If you really, really want it to be true, it usually isn't.
Codetalkers: The IMF says it is “considering participating” in the European bailouts by providing the “leverage” to the EFSF, which is just another way of saying the Fed is going to saddle up and ride... the US taxpayer... to the rescue?
Receding Horizons: Consumers - burdened with lower wages, falling home equity, worries about unemployment, fear for the global economy, and pressured from rising prices - has a decidedly sour outlook on the near future, as reflected in the latest consumer confidence survey, which is at one of its lowest points on record. Frugality is not quite what the retailers were looking for this season.
Pig/Lipstick: Some are saying that the 3.8% y/y decline in house prices reflected in the latest Case-Shiller report is Good News because it was not worse. Not to rain on the parade, but this makes 14 out of 15 consecutive declines for the C/S index.
Map Reading: One of the hidden aspects of the new-and-improved HARP plan is that those bright new mortgages with the shiny new interest rates will be recourse loans. That means you can't walk away. That means that if you are forced to sell your underwater house, you will owe the bank – forever – the amount you cannot pay back. The debt will follow you to the grave. (Or until bankruptcy?) That's just one improvement. Another is that the FHFA will not force lenders to buy back fraudulent loans if “underwriting problems” surface at a later date.
Ignorance is Bliss: Citi has tried to answer the question: Can Europe ruin the world? Don't know, don't want to find out.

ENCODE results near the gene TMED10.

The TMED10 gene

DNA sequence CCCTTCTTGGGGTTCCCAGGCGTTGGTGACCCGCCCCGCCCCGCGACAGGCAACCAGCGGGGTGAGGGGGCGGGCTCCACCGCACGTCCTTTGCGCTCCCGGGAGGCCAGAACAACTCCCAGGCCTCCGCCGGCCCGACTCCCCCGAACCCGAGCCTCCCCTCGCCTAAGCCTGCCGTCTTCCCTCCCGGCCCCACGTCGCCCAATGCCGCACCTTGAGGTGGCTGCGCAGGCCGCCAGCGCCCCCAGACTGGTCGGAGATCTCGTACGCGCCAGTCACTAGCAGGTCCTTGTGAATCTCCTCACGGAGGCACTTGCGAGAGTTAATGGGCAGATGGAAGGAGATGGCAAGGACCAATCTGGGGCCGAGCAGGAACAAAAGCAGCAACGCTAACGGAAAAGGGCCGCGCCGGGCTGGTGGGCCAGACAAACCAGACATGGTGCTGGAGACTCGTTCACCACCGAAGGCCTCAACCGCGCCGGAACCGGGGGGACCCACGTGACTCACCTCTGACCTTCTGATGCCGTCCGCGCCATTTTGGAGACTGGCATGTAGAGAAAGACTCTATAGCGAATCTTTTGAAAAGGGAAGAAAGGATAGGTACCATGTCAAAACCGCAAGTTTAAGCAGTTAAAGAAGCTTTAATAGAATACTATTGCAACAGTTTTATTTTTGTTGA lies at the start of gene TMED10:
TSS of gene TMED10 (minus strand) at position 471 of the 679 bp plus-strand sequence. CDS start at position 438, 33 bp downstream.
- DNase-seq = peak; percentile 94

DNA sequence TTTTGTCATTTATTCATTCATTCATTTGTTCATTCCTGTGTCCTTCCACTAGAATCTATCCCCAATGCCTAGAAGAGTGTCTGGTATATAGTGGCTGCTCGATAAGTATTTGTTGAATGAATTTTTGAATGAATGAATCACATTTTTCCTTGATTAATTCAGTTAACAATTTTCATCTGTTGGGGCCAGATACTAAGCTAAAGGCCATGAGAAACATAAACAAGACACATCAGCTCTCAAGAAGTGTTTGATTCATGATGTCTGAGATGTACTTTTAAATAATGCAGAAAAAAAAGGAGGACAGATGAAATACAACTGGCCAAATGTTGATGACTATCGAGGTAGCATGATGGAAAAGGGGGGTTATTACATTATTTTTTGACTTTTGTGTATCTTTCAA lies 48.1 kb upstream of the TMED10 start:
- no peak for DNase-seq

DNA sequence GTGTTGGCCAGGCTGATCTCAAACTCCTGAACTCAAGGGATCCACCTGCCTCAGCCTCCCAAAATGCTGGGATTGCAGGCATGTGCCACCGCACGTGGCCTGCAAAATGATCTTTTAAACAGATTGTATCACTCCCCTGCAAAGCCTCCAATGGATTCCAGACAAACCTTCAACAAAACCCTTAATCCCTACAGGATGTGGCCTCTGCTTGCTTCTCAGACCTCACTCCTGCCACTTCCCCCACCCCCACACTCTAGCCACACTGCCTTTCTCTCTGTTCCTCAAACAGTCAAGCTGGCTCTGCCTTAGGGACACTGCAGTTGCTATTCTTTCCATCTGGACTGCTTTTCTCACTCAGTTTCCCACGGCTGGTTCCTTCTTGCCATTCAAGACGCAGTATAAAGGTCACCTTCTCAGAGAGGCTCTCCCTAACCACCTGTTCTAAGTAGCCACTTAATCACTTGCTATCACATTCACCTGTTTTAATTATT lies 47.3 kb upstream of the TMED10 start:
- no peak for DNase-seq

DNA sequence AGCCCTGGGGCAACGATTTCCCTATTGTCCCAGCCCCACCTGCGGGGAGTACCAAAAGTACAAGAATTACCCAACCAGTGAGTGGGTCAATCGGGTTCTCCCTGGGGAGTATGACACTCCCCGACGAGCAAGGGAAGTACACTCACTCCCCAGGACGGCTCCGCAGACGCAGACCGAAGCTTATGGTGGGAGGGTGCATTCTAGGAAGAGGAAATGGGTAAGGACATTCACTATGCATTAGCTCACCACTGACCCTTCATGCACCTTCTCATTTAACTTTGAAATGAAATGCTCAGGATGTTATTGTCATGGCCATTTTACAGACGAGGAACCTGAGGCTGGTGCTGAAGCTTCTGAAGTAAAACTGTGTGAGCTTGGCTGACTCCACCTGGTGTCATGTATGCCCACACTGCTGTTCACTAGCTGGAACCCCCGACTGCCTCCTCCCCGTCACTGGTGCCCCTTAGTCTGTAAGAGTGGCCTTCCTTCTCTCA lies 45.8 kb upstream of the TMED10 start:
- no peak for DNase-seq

That's A Baby! When is someone going to look in the stroller and say that a 60% haircut on Greek bonds is a “credit event” and force the unwinding of trillions in Greek and other European sovereign bonds CDS?
Just In Time For Christmas: Corporations are lobbying hard for a “tax holiday” that would let them bring their overseas profits back to the US with little or no taxation. It would be a reward for their off-shoring jobs and dodging US taxes for years. The corporations claim this will permit them to create more jobs here. Pull the other one, it's got bells.
Last Words: The Economic Cycle Research Institute says the US is headed back into another recession. Worse, they say “there’s nothing that policy makers can do to head it off.”
Napalm in the Morning: Proving once again that statistics have a Democratic bias, the CBO reports that the incomes of the top 1% of the US population increased 275% between 1979 and 2007, the 60% in the middle saw their incomes grow nearly 40%, and the bottom 20% got an increase of less than 1% a year.
Hat Tip: Police and NY State troopers in Albany declined to enforce orders from the governor and the mayory to arrest #OccupyAlbany protesters because – in their view – arresting peaceful protesters would do far more harm than the protesters were causing. Cops in Oakland, CA, did not see things that way.
A Little Help, Please: Does the paradox of thrift – the idea that saving is a good thing for me to do but a bad thing for everyone to do – apply to all savings? Certainly if my 'saving' goes to pay off a debt, it is deflationary. But what if my 'saving' is in the form of investing in some productive enterprise? I'm not spending to encourage the economy, but my savings are being spent by the enterprise, which should have the same effect as my buying another salad spinner.
Porn O'Graph: Read 'em and weep.